"Do Your Own Due Diligence, But By God, Don't Drink Away Your Equity!"




What Should We Make Of The Dividends At Tupperware Brands?

April 12, 2014

If you're looking to buy a partial ownership stake in a publicly-traded company, then there are a number of things that you should consider before doing so. These things include the company's business model, historical earnings growth and corporate governance. Another thing that you may want to consider is the dividend.

Dividends are very important as they can provide some cushion for investors to the downside and can also signal confidence from management in the company's future. Many investors pursue dividend-paying stocks to augment their returns with a nice income stream. Most of them prefer to diversify into many different sectors of the economy in order to spread out their risk.

Today, let's take a look at Tupperware Brands, a player in the consumer goods sector of the economy. Let's see how the dividend of Tupperware Brands stacks up in terms of strength and sustainability and what investors can expect going forward.

Dividend Yield

The first and most obvious consideration when evaluating a company's dividend is the dividend yield, which represents the percentage of your investment that you'll receive back over the next 12 months at current share prices and dividend payouts.

Tupperware Brands currently yields 3.3%, the company's highest dividend yield since July 2009. Its current yield is actually a forward yield that is based on the company's recent payout of 68 cents per share.

Dividend Growth

When analyzing a dividend, it's not all about the yield. As an income investor, you want that dividend to grow over time in order to protect your income stream from the erosive effects of inflation as well as to show confidence from management in the company's outlook.

2014 2013 2012 2011 2010
10% 72% 20% 20% 14%

Table 1: Dividend Growth Rates from Tupperware Brands

Table 1 shows strong dividend increases over the last several years from Tupperware Brands. What really jumps out is the 72% increase that was seen in 2013. This huge increase was driven in part by the company's decision to increase its target payout ratio from 33% to 50% of non-GAAP earnings per share. This company has increased its dividend now for five years in a row, after holding it steady from 1996 to 2009.


Free Cash Flow Payout Ratio

While high dividend yields and strong dividend growth are nice, we need to make sure that the company in question can generate enough cash flow to cover its dividend payment. The free cash flow payout ratio tells us what percentage of the company's free cash flow is eaten up by dividend payments. Lower free cash flow payout ratios are better as they leave more room available for future dividend increases or other uses of the capital.

Free cash flow is the cash flow a company generates in its operations minus capital expenditures.

2013 2012 2011 2010
46% 35% 37% 26%

Table 2: Free Cash Flow Payout Ratios of Tupperware Brands

Table 2 shows that the dividends of Tupperware Brands are not in any sort of danger at this point in time, as they currently consume less than half of free cash flow. The table also shows that the company's dividends have grown faster than free cash flows. However, this is consistent with the company increasing its payout ratio.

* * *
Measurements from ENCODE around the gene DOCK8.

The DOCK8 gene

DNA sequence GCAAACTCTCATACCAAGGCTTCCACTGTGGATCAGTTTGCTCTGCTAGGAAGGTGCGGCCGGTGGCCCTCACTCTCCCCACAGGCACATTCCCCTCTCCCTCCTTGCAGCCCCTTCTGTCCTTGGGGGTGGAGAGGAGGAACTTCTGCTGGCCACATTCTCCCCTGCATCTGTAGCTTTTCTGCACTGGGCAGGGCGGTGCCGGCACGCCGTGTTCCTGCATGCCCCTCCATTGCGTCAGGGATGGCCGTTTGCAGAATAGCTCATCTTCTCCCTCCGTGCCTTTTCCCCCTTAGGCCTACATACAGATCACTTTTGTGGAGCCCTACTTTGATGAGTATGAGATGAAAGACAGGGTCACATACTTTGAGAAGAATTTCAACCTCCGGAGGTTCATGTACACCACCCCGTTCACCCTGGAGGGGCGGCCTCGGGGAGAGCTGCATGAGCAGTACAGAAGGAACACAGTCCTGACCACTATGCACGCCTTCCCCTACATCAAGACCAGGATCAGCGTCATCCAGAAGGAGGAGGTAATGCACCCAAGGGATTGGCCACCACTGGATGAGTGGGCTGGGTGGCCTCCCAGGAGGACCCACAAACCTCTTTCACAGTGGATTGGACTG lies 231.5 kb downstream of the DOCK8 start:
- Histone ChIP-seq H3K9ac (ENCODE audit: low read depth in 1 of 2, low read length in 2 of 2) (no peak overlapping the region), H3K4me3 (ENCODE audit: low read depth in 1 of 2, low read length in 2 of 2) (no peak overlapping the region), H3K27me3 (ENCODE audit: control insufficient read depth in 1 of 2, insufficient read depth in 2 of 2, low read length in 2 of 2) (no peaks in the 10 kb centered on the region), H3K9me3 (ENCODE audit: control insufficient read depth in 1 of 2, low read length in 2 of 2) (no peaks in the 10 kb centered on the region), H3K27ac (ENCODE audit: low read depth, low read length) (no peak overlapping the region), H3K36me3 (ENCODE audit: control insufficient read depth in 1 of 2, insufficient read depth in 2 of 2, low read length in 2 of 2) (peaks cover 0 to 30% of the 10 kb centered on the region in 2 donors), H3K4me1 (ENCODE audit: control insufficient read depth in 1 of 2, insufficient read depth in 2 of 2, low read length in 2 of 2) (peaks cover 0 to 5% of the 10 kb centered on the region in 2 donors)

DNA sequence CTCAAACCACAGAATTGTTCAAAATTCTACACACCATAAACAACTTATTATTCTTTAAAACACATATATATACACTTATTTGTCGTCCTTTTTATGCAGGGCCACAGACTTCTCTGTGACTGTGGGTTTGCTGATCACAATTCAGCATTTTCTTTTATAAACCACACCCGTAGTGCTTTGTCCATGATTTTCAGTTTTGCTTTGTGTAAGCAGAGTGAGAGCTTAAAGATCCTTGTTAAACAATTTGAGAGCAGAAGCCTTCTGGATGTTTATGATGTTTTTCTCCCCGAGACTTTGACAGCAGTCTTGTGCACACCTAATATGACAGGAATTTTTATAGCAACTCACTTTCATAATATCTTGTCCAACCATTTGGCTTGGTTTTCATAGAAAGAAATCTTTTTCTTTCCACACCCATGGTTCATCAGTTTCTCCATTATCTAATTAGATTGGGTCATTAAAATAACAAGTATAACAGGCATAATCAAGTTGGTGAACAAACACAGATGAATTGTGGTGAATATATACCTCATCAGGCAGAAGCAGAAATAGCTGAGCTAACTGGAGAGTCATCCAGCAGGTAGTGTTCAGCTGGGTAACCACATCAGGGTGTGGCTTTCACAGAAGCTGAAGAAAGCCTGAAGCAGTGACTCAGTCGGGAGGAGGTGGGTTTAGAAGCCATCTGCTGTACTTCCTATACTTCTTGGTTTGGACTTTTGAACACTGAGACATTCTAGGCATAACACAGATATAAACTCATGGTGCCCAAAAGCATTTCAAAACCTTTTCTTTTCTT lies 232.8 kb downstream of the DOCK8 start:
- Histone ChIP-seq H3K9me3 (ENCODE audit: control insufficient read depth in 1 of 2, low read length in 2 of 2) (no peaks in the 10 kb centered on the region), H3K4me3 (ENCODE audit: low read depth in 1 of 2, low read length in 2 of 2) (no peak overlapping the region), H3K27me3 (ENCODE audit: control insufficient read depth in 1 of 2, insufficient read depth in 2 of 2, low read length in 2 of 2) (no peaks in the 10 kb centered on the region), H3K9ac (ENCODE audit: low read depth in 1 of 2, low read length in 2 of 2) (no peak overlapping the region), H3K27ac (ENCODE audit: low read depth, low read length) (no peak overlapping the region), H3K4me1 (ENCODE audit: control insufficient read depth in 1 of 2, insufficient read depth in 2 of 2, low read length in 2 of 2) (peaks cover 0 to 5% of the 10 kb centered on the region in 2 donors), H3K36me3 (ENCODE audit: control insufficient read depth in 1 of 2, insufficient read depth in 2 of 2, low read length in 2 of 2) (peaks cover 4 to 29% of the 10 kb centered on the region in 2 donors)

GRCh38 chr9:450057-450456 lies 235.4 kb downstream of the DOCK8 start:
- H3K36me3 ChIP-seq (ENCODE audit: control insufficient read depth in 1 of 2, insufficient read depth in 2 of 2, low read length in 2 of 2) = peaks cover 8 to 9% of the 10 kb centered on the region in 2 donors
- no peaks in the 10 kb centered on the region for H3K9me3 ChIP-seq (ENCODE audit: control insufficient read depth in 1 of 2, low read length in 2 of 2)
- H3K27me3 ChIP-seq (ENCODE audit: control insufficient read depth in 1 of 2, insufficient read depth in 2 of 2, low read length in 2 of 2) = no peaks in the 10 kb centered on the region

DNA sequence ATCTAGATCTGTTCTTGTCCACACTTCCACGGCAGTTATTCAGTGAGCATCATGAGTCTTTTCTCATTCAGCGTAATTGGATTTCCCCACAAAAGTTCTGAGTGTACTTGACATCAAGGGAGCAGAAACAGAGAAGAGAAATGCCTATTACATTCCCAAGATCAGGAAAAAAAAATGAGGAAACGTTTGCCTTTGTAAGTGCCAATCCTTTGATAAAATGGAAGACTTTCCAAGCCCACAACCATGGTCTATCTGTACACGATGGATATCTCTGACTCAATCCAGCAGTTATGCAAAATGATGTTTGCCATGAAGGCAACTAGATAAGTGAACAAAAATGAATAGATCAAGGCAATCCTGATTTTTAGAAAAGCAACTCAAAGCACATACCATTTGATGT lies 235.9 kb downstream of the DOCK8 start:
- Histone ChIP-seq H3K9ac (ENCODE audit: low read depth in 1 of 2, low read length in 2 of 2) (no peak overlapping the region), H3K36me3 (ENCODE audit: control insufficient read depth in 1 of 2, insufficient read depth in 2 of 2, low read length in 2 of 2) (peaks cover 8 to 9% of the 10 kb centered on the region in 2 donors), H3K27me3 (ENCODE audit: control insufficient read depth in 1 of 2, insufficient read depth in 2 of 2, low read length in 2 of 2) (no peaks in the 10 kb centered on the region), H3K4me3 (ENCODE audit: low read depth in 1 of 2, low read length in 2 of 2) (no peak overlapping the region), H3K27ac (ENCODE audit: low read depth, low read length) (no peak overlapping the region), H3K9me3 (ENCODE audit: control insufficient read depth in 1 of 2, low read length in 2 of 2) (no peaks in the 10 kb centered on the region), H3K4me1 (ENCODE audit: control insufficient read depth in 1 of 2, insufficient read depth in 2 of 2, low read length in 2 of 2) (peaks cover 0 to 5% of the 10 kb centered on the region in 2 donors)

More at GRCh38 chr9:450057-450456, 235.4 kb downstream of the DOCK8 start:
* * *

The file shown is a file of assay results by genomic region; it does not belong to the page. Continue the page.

From looking at the company's free cash flow payout ratio, it can be concluded that the dividend is in no danger at this point in time.

Interest Coverage Ratio

One of the ways in which we can determine whether or not a company will have trouble paying its dividend in the future is by looking at how much interest it has to pay every year. More money spent on interest means less money that is left for dividends. To determine the effect that debt has on a company's ability to pay its dividends and fund other activities, I calculate the interest coverage ratio. This ratio is calculated by dividing the company's earnings before interest and taxes by its interest payments over the year. You generally like to see this ratio at or above 2. If it's below this figure, then that may signal trouble ahead for the company in question.

Fortunately, this is not a problem at all for Tupperware Brands. Its earnings before interest and taxes over the past 12 months covered its interest obligations 10 times. At this point, debt is not having an effect on the company's ability to pay its dividends.

Earnings Per Share Growth Forecasts

While it's good to look at what past dividend payouts have been and how they relate to past earnings, we need to get an idea as to what future dividend payouts are going to look like. One of the ways in which we do this is by looking at analyst forecasts for earnings-per-share growth. This year, analysts expect Tupperware Brands to increase its earnings per share by 3.7%, followed by an 11.5% increase in 2015. It should be mentioned that these projections are based on non-GAAP earnings.


The stock of Tupperware Brands currently has a very attractive dividend yield that is at its highest level in nearly five years. Over the last five years, the company has shown strong dividend growth through a combination of earnings per share growth and an expansion in its payout ratio. Future dividend growth can be supported through expected earnings per share growth and the current low payout ratio. However, given that the company has a target payout ratio of 50% of trailing earnings and that its current payout is already at that level, dividend growth will have to match earnings per share growth going forward. Based on analyst estimates for earnings per share growth, we should expect the next dividend increase to be in the low to mid single-digit range, with the potential for double-digit dividend growth to resume in the years that follow.





"Do Your Own Due Diligence, But By God, Don't Drink Away Your Equity!"